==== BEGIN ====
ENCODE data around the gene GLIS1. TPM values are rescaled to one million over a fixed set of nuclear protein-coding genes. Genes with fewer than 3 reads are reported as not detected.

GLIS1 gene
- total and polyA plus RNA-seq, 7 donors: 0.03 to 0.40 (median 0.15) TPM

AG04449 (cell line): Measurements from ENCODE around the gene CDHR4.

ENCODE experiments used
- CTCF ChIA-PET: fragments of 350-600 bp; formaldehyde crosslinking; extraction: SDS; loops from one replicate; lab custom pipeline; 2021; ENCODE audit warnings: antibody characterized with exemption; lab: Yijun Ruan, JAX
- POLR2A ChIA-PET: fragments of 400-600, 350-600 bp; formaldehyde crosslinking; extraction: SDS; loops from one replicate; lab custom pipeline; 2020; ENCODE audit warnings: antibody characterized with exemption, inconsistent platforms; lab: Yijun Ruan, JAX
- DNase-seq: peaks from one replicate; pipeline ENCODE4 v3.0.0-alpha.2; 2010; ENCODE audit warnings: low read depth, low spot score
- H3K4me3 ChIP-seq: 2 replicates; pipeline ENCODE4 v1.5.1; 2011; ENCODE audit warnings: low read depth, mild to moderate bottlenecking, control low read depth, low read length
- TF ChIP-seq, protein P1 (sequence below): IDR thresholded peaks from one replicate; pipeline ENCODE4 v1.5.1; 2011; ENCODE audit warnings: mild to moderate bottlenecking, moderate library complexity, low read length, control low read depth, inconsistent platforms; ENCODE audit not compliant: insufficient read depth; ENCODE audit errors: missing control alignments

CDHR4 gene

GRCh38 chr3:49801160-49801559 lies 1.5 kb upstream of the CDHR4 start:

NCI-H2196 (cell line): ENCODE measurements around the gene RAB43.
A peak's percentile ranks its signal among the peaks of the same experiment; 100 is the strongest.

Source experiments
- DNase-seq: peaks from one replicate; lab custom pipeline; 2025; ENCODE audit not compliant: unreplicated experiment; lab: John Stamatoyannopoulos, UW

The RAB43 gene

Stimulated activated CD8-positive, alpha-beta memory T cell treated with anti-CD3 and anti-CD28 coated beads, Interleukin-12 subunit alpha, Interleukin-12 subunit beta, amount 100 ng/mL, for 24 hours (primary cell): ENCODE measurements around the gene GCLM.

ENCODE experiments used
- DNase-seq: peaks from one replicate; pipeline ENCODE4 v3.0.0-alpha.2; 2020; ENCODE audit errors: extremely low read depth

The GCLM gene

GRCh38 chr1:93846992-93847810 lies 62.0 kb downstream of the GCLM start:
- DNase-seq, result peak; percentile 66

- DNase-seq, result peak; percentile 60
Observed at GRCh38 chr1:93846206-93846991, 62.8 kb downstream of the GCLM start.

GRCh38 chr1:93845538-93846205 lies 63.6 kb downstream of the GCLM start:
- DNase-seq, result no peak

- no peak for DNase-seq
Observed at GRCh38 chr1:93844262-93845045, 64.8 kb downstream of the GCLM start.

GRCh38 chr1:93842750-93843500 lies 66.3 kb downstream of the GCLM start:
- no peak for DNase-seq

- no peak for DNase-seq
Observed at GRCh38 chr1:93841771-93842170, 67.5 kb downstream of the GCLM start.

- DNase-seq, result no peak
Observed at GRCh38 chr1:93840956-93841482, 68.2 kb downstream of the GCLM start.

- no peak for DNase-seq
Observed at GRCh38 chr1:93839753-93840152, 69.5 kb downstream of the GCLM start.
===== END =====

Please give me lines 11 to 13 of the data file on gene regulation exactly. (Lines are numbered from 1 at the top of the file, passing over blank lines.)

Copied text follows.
CDHR4 gene

GRCh38 chr3:49801160-49801559 lies 1.5 kb upstream of the CDHR4 start:

NCI-H2196 (cell line): ENCODE measurements around the gene RAB43.